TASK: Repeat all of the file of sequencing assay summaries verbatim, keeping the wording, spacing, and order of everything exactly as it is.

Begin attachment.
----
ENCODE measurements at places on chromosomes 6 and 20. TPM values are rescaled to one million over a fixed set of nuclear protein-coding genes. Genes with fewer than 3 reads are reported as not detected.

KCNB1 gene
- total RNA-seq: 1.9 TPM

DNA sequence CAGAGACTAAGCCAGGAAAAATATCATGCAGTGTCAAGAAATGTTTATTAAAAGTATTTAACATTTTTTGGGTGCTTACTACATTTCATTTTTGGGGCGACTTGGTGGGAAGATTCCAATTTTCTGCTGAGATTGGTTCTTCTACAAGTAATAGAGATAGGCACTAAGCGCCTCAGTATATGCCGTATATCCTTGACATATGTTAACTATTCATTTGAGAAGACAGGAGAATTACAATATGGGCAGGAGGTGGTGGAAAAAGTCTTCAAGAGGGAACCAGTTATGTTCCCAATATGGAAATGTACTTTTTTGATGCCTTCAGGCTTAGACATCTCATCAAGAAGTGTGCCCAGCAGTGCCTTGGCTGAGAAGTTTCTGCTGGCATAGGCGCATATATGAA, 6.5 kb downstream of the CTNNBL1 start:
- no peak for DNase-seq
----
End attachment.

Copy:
ENCODE measurements at places on chromosomes 6 and 20. TPM values are rescaled to one million over a fixed set of nuclear protein-coding genes. Genes with fewer than 3 reads are reported as not detected.

KCNB1 gene
- total RNA-seq: 1.9 TPM

DNA sequence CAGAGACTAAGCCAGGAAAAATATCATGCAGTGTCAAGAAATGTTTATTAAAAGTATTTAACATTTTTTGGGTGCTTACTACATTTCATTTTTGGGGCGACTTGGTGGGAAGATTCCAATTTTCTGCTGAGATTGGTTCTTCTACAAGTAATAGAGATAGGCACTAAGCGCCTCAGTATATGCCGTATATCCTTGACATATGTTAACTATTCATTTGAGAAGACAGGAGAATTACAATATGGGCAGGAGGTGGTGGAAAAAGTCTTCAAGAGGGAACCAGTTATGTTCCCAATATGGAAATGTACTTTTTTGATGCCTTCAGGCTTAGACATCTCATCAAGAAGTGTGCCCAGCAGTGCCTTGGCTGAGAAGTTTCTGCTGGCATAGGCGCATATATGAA, 6.5 kb downstream of the CTNNBL1 start:
- no peak for DNase-seq